Thanks Matt K and Zephyr. I feel much better about it now. I just pulled an old, fallen Silver Dollar Aspen tree out of my beaver pond today. Its been soaking in there for 4 or 5 years. I figure that since its been submerged, it won't have any terrestrial critters in it. I'm going to cut the trunk in to 12 inch lengths, scrub it with hot water and then let it dry out in the sun for a couple of weeks. Then I'll mount it vertically on a plywood base with some lag bolts and bury the base in my giganteus substrate. I've got Mulberry and Oak too. Maybe I'll do three in a row and see if they prefer one "tree" over the other. I've got a few months to wait for them to reach adulthood anyway.

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i was wondering if i needed to set the gigantus up like that as well, but all i have now is big sand castle looking egg crate materials so they can molt out properly. do they need more than the average feeder roach food? ive seen and heard of needing coco fiber or something to be kept moist for them to be in as well as eat. is this true? i just have them on the regular diet, with some algea also. im just wondering why my gigantus and hissers seem to be doing so much better than my dubias, as i thought dubais were a much lower maintanance species than either or both of the other two?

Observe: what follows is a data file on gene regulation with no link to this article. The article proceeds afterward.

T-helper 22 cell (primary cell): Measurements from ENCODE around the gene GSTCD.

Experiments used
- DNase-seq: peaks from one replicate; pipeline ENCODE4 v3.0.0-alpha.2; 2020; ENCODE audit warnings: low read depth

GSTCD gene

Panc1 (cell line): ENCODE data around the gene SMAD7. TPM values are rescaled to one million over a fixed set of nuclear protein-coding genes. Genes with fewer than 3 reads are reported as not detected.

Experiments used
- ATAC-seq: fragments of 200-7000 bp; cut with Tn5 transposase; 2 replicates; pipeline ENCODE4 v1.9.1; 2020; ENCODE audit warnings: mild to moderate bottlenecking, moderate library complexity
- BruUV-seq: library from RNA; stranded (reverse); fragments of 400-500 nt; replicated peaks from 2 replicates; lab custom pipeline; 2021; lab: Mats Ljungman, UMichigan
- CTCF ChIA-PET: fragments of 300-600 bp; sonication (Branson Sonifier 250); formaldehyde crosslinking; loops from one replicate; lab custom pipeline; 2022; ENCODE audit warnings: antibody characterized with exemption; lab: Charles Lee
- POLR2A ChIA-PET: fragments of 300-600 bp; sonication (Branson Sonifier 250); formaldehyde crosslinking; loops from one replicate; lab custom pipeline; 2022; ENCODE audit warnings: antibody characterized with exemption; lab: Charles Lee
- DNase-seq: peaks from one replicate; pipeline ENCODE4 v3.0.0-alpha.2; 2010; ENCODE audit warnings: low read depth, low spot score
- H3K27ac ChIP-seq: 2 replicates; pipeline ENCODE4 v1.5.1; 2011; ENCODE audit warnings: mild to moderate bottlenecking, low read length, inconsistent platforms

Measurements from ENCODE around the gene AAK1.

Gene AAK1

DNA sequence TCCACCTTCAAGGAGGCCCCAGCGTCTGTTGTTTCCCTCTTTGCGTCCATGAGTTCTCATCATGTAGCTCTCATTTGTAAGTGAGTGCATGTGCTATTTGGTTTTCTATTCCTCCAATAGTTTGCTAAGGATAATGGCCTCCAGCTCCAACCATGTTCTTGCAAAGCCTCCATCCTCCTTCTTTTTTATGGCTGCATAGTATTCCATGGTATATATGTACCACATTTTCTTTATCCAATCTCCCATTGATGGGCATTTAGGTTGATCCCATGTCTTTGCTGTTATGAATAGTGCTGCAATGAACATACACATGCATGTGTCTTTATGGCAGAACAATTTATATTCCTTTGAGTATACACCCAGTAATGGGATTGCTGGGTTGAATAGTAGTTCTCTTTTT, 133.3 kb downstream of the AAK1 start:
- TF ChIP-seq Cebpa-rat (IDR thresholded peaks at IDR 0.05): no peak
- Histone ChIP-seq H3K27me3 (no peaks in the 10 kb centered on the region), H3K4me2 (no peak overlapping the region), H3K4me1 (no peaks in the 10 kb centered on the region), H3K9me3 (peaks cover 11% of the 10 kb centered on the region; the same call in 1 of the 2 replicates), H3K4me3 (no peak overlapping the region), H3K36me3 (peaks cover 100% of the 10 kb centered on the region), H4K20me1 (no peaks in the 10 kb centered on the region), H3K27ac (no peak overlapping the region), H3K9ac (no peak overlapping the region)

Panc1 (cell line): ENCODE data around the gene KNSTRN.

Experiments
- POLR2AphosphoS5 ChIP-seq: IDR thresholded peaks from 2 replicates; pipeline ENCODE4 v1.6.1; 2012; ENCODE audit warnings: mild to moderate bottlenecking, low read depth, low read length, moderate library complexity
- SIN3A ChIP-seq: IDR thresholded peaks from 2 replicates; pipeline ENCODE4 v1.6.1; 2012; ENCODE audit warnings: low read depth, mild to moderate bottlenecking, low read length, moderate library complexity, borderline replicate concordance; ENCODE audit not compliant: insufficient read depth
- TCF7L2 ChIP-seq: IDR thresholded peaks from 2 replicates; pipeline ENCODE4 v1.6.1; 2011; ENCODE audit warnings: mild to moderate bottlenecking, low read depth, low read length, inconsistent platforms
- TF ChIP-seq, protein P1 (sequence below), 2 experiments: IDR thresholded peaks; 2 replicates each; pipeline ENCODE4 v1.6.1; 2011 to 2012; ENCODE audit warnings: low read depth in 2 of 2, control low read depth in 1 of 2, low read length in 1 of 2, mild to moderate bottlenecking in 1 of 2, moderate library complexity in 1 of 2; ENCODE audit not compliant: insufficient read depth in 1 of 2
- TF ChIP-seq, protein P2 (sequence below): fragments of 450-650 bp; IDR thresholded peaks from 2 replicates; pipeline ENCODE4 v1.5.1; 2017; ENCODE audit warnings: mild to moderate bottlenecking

You are not alone with the mixed results. My craniifer are moving very slowly too. Babies and nymphs just don't seem to be growing or thriving. All of my other Blaberus and a few others, including some dubia, are just rockin' under the same conditions. I've kept hissers for many years and I can tell you, they are nearly indestructible. I don't have much experience with any of the others...yet. So I kind of feel like I'm fumbling around in the dark. A few of these guys here on the forum have great flashlights, though.

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I have an inch or so of coconut fiber in the very bottom of my B. giganteus tank too (some egg crates stacked above). This substrate adheres to B. giganteus nymphs more than any other species. I believe they are covered with an extra thick layer of small "hairs". They really like to burrow for a big roach.